[swift-evolution] final + lazy + fileprivate modifiers

Geordie Jay geojay at gmail.com
Thu Feb 16 15:50:27 CST 2017

I am glad you mention the "protected" scope. For me the private keyword is
mostly just frustrating, precisely because I expect it to act in the way
you describe "protected" - but it doesn't. This is probably because all of
projects at my organisation (regardless of language) have files of about
100-150 lines each, making the distinction between private and fileprivate
pretty useless. fileprivate is almost always my go-to, because despite the
file length I like to split my types into logical sections via extensions.

On the other hand, a "protected" scope, exactly how you describe it, would
be invaluable! It would allow me to split the definition of, say, a struct
or class over multiple files within the same module, providing granulated
control over which parts are available to the rest of the module or to the
"public". Right now we either have to put everything in one file, which
really goes against the grain of our overall structure, or we have to make
things that are really just implementation details available as "internal".

I personally think a "protected" or "type-internal" scope adds a lot more
value than two similarly-named "private" scopes. But I recognise that folks
who enjoy long files (masochists) will understandably argue the exact
opposite. But if it came down to it I'd be happier with just "private",
than both it AND "fileprivate".

Vladimir.S via swift-evolution <swift-evolution at swift.org> schrieb am Do.
16. Feb. 2017 um 12:17:

> On 16.02.2017 10:14, Goffredo Marocchi via swift-evolution wrote:
> > I think it would be a step back as it again oversimplifies access control
> > IMHO. If we touch access control we should aim to improve it from both a
> > library implementation point of view but for a user point of view as
> well.
> +1. I can't understand the opinion that we must to "simplify" but not
> "improve". IMO access levels in languages like C# understandable by newbie
> very well. IMO there is nothing hard(not more than concept of Optional or
> generic type/protocol programming) to remember/understand 4-5 access
> levels. Especially, if newbie can start programming even don't know about
> access levels - as we have "internal" by default.
> But these access levels adds a real value for the programmer, when he/she
> can express intention better(even if there is just one coder!) and have
> compiler support.
> IMO we need the ability to say "in subtype or in extension in the same
> *module*". Probably even just as "in the current file and in subtype or in
> extension in the same *module*". I do think this solves the many questions
> raised regarding limitations of current access modifiers.
> Just as a variant:
> * public -> outside of the module
> * internal -> inside module
> * private -> inside file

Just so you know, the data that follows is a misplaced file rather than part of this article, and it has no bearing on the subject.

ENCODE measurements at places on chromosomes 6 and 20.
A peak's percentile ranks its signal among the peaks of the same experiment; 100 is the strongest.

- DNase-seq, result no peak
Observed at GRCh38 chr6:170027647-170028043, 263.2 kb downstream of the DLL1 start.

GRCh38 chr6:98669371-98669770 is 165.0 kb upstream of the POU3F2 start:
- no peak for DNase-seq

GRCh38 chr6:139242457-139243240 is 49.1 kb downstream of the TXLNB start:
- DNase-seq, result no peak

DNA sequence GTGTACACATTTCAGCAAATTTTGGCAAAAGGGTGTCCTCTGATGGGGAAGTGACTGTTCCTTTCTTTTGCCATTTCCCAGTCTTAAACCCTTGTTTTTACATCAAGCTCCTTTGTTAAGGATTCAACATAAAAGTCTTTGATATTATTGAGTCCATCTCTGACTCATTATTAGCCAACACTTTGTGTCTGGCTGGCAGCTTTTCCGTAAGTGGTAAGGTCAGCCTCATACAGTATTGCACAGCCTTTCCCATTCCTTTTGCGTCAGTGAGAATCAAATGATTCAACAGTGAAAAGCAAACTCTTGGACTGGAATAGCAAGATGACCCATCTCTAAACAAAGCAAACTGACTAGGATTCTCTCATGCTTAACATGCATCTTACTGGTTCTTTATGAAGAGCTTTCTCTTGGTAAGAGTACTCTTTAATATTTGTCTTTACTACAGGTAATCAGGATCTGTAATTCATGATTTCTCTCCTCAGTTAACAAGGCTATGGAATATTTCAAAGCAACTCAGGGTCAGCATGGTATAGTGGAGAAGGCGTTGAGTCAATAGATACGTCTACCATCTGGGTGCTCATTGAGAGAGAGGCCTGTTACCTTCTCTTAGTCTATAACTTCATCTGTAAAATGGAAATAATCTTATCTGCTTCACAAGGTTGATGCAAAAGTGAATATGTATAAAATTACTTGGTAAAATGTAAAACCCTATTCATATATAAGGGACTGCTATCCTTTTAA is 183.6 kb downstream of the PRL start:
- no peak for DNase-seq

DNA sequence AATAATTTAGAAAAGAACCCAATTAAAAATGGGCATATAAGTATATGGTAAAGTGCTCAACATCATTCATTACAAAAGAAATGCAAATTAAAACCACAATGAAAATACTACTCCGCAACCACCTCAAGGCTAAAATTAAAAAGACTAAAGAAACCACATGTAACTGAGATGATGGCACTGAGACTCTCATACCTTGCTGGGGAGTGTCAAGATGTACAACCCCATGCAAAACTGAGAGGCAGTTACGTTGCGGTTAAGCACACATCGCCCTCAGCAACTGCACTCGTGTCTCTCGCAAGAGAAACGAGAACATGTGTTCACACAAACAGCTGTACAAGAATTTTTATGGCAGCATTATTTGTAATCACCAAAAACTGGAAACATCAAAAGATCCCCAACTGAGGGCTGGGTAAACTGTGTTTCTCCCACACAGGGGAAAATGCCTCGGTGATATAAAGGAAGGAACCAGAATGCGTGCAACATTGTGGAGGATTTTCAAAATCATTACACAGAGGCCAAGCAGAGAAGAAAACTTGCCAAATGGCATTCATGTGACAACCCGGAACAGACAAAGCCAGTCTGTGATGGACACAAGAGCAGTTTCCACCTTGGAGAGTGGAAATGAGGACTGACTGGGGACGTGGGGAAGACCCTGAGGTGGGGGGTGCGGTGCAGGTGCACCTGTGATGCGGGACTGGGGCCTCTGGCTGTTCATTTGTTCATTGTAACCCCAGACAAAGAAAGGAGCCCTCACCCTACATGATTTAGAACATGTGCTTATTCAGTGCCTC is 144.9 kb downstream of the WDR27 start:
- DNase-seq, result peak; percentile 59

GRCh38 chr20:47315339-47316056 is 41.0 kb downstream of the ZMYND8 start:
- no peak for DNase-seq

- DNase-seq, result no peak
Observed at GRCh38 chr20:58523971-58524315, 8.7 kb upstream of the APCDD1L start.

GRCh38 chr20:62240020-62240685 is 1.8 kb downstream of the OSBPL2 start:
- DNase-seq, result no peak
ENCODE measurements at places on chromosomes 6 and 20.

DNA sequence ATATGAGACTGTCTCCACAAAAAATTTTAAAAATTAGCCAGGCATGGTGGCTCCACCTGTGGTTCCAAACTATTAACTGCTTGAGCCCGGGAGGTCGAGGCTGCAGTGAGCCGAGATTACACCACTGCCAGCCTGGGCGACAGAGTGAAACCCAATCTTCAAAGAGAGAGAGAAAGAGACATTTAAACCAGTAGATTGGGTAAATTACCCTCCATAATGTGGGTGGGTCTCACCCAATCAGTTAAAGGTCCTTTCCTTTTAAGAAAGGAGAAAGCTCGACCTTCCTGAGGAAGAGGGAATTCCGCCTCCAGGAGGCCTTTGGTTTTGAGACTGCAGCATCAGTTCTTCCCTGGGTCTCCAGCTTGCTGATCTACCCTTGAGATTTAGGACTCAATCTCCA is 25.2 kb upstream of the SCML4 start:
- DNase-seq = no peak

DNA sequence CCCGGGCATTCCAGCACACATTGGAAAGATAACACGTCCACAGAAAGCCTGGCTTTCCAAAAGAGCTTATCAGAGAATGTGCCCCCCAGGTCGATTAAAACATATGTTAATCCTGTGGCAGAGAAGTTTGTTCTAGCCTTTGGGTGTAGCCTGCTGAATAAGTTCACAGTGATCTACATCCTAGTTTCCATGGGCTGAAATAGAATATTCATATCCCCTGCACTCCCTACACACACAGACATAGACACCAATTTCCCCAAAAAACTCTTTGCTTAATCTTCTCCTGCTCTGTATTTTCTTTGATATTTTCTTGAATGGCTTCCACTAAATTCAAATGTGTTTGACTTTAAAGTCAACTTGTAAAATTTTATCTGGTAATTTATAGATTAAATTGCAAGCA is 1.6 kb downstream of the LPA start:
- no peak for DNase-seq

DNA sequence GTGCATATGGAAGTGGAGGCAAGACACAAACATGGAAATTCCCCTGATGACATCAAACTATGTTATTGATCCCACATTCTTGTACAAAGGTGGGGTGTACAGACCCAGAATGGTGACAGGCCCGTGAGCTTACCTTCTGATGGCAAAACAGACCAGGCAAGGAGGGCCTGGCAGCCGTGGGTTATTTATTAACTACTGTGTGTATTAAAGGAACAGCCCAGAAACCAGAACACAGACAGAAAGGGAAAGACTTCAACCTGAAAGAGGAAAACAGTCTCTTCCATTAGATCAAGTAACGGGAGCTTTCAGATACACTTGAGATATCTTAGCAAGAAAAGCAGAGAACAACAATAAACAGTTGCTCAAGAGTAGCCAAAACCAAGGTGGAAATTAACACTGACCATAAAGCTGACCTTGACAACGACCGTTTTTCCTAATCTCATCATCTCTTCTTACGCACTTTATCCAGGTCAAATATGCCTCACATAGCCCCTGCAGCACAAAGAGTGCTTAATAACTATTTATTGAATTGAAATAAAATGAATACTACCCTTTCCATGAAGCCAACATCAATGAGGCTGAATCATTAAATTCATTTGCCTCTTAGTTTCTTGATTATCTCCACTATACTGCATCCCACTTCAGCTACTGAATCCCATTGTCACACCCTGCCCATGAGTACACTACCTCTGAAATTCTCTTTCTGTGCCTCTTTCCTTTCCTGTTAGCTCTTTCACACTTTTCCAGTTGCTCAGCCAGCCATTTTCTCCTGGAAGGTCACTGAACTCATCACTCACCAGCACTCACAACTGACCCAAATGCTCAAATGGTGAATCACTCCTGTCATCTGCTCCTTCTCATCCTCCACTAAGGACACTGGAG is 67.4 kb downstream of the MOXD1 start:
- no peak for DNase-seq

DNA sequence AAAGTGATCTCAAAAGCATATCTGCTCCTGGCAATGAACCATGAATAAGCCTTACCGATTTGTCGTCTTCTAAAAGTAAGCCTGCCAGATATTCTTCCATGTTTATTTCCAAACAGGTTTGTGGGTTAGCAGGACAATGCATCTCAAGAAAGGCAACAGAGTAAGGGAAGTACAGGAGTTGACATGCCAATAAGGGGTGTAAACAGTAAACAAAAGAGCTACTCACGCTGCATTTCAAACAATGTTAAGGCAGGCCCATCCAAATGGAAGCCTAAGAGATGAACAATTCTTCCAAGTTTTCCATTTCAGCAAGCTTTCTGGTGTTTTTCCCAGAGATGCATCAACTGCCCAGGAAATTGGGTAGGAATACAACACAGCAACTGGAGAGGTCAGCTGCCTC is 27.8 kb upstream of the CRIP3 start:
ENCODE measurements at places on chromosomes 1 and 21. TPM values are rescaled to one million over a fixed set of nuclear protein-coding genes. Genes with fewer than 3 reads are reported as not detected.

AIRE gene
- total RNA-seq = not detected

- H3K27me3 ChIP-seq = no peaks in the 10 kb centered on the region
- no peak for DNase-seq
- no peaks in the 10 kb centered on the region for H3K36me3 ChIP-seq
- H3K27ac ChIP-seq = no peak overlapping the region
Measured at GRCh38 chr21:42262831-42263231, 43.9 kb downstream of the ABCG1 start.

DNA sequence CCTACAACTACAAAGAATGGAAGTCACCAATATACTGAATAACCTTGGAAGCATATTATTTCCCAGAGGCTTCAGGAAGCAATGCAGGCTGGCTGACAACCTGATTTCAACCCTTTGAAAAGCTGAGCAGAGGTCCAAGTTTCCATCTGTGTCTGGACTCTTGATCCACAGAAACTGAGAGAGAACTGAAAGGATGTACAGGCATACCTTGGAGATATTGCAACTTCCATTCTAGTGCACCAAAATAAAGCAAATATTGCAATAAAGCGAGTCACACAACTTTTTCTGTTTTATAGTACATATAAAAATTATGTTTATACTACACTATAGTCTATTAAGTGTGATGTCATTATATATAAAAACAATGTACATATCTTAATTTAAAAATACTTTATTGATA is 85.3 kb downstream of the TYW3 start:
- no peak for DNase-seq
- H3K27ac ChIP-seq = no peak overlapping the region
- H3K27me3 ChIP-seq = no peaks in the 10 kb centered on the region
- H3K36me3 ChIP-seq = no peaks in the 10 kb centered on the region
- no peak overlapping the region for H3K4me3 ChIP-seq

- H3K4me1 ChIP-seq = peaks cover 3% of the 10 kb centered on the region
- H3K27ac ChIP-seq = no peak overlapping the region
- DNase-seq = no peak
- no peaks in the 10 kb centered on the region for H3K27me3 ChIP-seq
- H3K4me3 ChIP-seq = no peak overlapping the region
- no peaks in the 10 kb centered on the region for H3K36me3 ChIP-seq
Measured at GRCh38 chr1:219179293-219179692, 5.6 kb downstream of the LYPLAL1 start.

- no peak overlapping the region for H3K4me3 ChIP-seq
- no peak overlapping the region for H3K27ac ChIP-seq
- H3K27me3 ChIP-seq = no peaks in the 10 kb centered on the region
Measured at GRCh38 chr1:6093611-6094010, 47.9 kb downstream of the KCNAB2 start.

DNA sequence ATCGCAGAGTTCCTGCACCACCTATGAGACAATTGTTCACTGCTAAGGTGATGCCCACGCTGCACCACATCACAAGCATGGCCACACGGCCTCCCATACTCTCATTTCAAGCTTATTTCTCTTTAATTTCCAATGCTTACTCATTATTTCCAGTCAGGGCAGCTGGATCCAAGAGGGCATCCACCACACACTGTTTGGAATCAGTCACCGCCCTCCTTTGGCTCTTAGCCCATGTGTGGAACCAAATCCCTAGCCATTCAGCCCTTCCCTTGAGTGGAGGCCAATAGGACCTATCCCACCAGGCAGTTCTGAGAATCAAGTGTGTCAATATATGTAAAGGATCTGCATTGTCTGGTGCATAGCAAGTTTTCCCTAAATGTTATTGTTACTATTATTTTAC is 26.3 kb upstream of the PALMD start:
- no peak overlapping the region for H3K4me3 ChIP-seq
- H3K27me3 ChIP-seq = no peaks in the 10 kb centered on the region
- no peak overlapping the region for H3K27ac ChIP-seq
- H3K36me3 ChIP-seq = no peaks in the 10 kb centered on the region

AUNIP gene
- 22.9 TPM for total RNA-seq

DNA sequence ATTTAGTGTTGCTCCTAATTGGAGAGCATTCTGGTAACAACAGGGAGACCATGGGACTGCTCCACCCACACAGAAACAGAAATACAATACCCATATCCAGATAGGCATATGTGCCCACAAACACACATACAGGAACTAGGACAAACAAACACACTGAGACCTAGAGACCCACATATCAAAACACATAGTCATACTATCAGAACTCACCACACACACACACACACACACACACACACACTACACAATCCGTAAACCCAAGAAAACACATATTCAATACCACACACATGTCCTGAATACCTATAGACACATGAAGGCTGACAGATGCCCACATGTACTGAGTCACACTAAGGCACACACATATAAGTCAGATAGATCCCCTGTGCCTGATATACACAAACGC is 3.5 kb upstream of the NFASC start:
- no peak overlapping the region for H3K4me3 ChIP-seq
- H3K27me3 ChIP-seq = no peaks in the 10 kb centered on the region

> * protected(or other keyword) -> inside file + subtype&extensions in the
> same module
> IMO very clear model. "private" is something that is personal, hidden and
> locked, nobody should touch this. "protected" - under protection, not for
> public, but in some situations access can be granted. In this case we have
> Swift2 simplicity of modifiers plus extra modifier that solves problems
> with code distribution in files and with sharing implementation details for
> subtypes/extensions in the same module. As I understand, no impact on ABI
> as 'protected' just for internals of module. No?
> >
> > Sent from my iPhone
> >
> > On 16 Feb 2017, at 06:20, Chris Lattner via swift-evolution
> > <swift-evolution at swift.org <mailto:swift-evolution at swift.org>> wrote:
> >
> >> On Feb 14, 2017, at 11:46 PM, Jean-Daniel via swift-evolution
> >> <swift-evolution at swift.org <mailto:swift-evolution at swift.org>> wrote:
> >>>>> Keeping with the spirit of Swift and staying consistent with its
> >>>>> design, I see two plausible meanings for private:
> >>>>>
> >>>>> Private could mean either:
> >> ...
> >>>>> (2) accessible only to the current type/scope and to extensions to
> >>>>> that type that are in the current file.
> >>>>
> >>>> I think (2) is worth discussing. My 2 cents:
> >>>>
> >>>> *Pros*
> >>>> • Solves a high percentage of use cases of *fileprivate*
> >>>> • Type-scope proponents retain some of the safety
> >>>>
> >>>> *Cons*
> >>>> • Less straight forward to explain
> >>>> • Access to different type/scope in same file not possible anymore
> >>>
> >>> Which means that if we choose 2, we must keep fileprivate.
> >>> Being able to access other type private members in the same file is an
> >>> important feature that can’t be easily replaced, so it would badely
> >>> break existing code if we remove it.
> >>
> >> Yeah, I think you’re right, which sinks the whole idea: we should aim to
> >> (re)simplify the access control model.  (2) is also problematic because
> >> it doesn’t allow the private members to be used by other things in the
> >> same file.  E.g. use a private member of Foo in an extension on String.
> >>
> >> IMO, removing fileprivate and making private match Swift 2 semantics
> >> seems like the more promising approach.
> >>
> >> -Chris
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> >
> >
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